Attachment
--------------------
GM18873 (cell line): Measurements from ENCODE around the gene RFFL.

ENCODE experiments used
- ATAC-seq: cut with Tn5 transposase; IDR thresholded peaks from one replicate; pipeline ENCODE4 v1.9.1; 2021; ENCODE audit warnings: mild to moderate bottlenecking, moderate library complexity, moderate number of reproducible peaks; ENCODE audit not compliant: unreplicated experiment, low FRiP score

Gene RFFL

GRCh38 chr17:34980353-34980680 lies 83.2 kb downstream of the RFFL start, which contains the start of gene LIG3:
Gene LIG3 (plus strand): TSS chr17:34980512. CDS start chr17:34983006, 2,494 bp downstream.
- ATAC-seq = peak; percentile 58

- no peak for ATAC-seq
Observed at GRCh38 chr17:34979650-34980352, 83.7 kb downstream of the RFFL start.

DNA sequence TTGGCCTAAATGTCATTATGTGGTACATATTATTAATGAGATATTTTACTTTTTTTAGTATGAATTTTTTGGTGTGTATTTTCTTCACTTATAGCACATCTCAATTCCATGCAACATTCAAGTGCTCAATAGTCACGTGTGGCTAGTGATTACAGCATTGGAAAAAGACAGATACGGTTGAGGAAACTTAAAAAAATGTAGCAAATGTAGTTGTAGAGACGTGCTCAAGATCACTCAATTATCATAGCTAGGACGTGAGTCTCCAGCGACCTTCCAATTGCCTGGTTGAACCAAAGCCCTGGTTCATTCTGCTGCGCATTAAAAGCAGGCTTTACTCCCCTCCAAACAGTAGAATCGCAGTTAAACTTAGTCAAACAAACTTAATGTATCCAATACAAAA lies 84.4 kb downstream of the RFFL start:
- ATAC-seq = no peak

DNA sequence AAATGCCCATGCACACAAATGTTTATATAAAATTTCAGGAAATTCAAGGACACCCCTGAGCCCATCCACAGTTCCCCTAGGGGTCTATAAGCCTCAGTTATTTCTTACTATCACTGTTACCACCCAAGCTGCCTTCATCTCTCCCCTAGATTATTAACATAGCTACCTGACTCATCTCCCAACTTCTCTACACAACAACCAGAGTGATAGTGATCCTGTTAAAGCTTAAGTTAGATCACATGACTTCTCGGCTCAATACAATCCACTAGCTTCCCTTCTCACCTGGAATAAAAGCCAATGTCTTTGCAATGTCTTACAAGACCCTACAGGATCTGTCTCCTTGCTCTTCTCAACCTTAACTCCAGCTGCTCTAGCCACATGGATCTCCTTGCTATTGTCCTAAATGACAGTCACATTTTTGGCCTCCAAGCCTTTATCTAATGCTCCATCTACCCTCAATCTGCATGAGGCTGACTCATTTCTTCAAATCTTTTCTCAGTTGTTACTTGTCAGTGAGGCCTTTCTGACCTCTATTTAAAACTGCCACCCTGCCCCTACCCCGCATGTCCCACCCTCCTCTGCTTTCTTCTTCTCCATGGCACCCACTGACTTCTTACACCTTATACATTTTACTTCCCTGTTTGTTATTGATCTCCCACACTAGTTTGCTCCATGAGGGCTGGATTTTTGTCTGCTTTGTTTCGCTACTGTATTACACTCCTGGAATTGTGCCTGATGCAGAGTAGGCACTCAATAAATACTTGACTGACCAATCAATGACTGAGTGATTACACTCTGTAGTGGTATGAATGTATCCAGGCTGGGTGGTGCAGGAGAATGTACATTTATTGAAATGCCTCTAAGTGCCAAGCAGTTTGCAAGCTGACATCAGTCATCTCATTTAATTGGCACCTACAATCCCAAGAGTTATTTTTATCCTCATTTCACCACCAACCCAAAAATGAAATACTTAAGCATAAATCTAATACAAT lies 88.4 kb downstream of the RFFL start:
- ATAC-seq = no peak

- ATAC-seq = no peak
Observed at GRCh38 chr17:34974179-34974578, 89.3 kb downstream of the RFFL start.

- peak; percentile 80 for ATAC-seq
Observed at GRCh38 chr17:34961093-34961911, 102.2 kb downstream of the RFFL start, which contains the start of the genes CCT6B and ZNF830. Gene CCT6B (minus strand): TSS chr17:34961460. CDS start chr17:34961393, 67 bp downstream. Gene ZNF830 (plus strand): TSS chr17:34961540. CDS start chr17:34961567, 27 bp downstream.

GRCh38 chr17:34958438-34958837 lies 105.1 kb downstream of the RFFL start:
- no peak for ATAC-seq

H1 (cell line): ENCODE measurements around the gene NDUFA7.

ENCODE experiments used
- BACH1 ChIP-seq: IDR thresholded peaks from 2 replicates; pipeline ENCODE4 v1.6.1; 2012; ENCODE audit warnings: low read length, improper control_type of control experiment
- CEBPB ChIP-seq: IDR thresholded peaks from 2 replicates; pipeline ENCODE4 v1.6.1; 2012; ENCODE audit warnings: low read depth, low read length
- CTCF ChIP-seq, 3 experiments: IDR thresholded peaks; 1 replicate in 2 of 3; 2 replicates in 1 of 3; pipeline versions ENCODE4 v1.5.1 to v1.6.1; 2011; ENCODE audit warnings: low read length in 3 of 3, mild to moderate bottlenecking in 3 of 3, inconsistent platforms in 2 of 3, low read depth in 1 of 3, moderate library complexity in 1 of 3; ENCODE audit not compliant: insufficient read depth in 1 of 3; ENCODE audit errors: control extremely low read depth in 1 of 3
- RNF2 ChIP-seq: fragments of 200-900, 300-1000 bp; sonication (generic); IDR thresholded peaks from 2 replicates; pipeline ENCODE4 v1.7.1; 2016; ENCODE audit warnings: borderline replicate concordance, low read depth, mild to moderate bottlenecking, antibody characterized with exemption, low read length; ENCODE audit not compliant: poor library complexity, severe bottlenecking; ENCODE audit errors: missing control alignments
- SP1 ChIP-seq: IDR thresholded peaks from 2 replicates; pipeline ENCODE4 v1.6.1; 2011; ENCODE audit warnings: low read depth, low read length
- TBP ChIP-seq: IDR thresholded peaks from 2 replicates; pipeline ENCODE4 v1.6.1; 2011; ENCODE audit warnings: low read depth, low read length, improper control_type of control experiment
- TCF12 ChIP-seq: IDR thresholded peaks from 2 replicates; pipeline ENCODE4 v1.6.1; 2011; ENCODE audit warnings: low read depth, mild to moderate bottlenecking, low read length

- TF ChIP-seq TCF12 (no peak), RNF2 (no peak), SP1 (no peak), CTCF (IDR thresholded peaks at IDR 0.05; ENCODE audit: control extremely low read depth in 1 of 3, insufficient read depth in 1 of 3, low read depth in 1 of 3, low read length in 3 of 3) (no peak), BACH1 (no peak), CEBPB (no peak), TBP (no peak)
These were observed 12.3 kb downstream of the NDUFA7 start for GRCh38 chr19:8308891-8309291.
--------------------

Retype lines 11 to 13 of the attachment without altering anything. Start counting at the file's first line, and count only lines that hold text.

- ATAC-seq = no peak

DNA sequence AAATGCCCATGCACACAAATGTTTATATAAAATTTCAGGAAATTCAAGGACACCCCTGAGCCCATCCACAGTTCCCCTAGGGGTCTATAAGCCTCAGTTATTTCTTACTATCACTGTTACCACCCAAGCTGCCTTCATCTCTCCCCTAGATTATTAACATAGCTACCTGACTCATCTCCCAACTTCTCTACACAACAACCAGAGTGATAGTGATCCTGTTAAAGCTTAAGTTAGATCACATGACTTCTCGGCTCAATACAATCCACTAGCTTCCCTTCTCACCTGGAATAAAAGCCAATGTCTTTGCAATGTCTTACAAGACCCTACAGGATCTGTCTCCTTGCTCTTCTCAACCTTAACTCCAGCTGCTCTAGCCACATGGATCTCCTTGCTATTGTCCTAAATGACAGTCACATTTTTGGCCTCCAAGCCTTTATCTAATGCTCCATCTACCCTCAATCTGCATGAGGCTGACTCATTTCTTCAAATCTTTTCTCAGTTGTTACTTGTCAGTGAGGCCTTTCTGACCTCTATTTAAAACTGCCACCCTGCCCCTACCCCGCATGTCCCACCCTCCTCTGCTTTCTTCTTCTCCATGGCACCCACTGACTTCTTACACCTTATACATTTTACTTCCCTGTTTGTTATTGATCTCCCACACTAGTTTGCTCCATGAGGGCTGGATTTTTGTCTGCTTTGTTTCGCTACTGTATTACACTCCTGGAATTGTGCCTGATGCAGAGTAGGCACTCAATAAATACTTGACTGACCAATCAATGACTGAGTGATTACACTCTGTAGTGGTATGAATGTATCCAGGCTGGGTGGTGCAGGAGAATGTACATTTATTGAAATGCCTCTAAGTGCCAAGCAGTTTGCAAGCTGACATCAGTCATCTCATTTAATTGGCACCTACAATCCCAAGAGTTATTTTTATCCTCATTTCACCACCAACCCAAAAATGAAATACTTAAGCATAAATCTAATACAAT lies 88.4 kb downstream of the RFFL start:
- ATAC-seq = no peak